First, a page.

March 11, 2021 by David Gambrill
Jodie Kaufman Davis, Corporate Senior Vice President, H.W. Kaufman Group; Managing Director, Burns & Wilcox Canada.
Jodie Kaufman Davis, managing director of Burns & Wilcox Canada, entered the Canadian insurance industry while she was making a tough choice about her career in corporate law.
After eight years as a corporate lawyer, and expecting her second child at the time, she faced the difficult choice of whether she wanted to apply for partner at the firm. She began discussions with her law firm and then went on maternity leave when she started to think critically about her next career move. At the time, the family specialty insurance business (managing general agent) started by her grandfather in 1969 had expanded into Canada.
“My initial role was to go in and review what was happening in Canada, and how we could best maximize our corporate resources to take it to the next level,” Kaufman Davis told Canadian Underwriter. “After a few months, it was clear that we had significant opportunities to build a strong Canadian presence, and in spring 2014, I became the managing director. It was literally rolling up my sleeves and doing the best that I could to learn as much as possible about our business, about the industry, and about how we could move forward. That’s how I ended up in the role that I’m in now.”
When she initially took on the role, Kaufman Davis wasn’t thinking about it as a path into a senior leadership position. In fact, it was supposed to be part-time. “I had a new baby and a very young child, and I really wanted to explore what the business would be. When I saw the opportunity to become more involved, I got very excited, and I really never looked back.”
As a young professional, Kaufman Davis was walking into insurance executive meetings surrounded by a lot of insurance veterans, who were primarily men. Kaufman Davis felt like she had two obstacles to overcome: 1) Her youth, and 2) the fact that she was a woman in executive meetings largely dominated by a male presence.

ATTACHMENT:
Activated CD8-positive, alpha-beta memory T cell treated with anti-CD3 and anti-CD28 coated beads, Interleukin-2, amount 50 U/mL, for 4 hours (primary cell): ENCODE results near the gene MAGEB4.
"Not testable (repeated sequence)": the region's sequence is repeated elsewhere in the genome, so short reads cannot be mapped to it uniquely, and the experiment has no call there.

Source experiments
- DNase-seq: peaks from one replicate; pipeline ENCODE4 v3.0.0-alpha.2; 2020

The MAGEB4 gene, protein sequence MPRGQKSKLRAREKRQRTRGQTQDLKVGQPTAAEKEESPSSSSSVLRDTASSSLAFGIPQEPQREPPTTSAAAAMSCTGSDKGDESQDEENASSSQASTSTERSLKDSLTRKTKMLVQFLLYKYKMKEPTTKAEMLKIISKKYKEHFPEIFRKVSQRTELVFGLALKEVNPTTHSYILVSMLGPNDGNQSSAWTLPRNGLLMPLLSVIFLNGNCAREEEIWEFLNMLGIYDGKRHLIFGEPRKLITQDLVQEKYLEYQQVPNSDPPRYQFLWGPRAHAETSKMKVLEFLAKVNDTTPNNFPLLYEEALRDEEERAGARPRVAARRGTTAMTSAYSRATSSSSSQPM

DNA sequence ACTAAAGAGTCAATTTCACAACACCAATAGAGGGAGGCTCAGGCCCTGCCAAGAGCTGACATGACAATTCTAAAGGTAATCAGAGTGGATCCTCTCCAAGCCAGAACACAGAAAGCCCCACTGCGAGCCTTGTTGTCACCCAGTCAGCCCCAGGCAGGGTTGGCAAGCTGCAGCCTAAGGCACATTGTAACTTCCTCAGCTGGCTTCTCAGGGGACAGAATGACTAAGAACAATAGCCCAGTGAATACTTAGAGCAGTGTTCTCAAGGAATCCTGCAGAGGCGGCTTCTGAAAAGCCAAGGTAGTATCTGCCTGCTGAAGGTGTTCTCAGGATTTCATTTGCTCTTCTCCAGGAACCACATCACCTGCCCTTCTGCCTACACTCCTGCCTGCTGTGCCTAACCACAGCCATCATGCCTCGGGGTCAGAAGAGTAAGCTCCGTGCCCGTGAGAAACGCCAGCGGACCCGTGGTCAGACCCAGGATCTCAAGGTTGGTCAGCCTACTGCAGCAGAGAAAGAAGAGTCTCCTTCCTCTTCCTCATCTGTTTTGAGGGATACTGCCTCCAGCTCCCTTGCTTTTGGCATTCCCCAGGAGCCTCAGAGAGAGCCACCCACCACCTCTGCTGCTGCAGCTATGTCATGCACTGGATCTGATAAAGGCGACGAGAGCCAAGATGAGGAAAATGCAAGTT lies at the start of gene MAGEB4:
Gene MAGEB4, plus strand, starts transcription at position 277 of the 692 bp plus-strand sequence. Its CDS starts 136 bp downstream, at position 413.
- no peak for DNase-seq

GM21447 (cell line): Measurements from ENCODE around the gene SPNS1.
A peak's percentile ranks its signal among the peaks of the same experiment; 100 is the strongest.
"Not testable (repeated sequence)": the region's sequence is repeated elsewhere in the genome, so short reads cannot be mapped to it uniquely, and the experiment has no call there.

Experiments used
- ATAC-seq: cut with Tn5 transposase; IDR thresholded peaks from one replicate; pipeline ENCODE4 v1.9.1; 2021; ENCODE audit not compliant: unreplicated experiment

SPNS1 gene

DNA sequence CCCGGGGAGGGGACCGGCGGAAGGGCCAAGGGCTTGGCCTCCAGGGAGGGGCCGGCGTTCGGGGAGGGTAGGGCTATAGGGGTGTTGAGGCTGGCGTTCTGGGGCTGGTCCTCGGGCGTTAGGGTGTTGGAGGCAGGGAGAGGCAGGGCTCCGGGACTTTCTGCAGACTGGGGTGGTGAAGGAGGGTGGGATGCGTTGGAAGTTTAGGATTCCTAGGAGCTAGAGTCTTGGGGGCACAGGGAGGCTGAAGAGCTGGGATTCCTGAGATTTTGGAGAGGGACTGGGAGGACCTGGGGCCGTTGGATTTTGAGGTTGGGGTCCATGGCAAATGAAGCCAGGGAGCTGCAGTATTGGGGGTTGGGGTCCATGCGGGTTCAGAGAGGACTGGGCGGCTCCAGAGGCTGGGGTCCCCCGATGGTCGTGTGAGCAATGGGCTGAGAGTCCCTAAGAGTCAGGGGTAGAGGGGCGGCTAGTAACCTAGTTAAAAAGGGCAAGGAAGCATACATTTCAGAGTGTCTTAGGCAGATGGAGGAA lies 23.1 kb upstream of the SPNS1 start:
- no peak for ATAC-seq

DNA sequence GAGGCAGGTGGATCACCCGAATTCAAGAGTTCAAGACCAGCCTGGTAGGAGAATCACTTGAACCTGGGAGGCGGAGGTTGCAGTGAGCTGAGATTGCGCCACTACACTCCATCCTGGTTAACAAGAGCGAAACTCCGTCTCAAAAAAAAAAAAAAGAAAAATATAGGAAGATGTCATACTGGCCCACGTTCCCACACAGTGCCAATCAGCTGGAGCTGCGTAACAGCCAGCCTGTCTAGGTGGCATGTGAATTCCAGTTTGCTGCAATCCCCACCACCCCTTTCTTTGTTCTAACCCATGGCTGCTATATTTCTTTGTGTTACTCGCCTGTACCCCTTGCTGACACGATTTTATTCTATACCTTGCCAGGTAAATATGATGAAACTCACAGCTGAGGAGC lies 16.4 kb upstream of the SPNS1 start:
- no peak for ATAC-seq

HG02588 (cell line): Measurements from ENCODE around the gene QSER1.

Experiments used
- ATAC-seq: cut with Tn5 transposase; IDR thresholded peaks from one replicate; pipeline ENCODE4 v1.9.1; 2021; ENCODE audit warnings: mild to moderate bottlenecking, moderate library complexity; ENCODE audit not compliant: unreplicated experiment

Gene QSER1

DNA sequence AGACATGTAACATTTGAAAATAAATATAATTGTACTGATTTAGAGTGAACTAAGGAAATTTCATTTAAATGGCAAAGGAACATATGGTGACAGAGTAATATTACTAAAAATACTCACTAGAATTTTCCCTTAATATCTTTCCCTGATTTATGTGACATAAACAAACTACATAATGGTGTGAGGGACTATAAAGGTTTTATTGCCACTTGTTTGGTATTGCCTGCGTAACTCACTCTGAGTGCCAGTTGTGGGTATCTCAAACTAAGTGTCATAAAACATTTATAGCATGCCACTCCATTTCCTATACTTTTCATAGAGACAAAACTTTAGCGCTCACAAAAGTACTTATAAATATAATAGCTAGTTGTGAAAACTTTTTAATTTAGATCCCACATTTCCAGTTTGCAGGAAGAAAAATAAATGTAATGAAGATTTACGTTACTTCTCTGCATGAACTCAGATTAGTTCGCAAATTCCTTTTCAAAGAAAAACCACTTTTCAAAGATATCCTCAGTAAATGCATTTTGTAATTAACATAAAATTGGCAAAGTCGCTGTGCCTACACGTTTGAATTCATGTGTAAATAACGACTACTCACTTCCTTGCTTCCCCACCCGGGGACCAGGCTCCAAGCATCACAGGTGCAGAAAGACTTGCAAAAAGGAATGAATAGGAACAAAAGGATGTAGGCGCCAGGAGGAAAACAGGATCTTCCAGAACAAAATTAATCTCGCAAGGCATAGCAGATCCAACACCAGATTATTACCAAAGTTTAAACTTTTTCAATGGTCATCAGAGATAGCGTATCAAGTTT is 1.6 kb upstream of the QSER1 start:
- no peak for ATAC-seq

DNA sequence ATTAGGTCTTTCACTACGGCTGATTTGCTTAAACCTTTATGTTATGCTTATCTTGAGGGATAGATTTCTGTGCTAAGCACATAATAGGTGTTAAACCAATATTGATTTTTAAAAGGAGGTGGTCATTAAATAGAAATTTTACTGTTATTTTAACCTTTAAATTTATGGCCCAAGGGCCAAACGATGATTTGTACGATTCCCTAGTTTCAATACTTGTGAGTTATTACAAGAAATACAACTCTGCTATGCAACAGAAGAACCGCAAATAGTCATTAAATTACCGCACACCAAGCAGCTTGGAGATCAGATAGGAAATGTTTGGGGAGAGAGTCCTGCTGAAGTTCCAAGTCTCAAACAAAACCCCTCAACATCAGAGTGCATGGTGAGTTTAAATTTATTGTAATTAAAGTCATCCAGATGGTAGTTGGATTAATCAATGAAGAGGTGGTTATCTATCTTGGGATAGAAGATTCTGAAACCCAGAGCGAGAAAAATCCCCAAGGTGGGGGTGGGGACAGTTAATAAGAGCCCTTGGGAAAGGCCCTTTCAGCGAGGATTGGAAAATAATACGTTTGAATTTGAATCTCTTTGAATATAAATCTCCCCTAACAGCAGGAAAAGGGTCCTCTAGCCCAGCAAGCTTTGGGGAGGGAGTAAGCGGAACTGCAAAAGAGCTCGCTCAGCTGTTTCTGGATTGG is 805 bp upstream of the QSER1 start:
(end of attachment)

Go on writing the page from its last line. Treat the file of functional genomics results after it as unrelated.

“I felt like I had a double challenge,” she said. “I can recall one meeting in particular where insurers came to our office. It was a group of two or three men, and they focused the entire meeting on grilling me to determine whether I had enough knowledge to work with them. That was probably one of the most difficult entry points into the industry. I really felt like I had to prove myself instead of being taken at face value.”
As it turns out, Kaufman Davis describes herself as “very driven” and enjoys a challenge. As a corporate lawyer, she was used to the fast pace in the board room and could hold her own. That said, she thinks women need to see more of each other in these types of executive meetings to feel inspired to take on these leadership roles.
Mentorship is critical, she says.
“As a professional, you are looking for others who resonate with you and inspire you to see that career advancement is possible,” Kaufman Davis said. “In some parts of the industry, there just hasn’t been enough of a presence of women in these roles to encourage others.”
Kaufman Davis is involved in several mentorship groups and programs to encourage the development and presence of more women leaders in the P&C industry, including the Insurance Supper Club (a women’s executive network for leaders). Within her role with ISC, she created a program in Canada called ‘Aspire,’ which identifies women deemed to be future leaders within their organizations.
“We [at the Insurance Supper Club] provide them with mentoring and tools, with networking opportunities — we are creating a cohort of women in the industry who have great potential, and I think this extra effort really makes a difference.”
Raising young families, frequently cited as a potential barrier inhibiting some women from aspiring to senior leadership roles, can be overcome when women are encouraged to be their “whole selves” in the workplace, Kaufman Davis observed.
“I’m extremely transparent and authentic with the people with whom I interact, and I think that makes a difference,” she said. “The way I work with both men and women is to try and encourage them to be their whole self. That means if you have kids, or you are caring for elderly family members, or you are single, or whatever it is that you are, I don’t think that there’s any need to hide that.
“The more people in the industry who embrace that, and who have that inclusive persona in how they conduct their business, the better off our industry will be. That means not only showing up authentically, but also embracing others to be authentic. This approach enables your associates to succeed in their roles and creates positive business results.”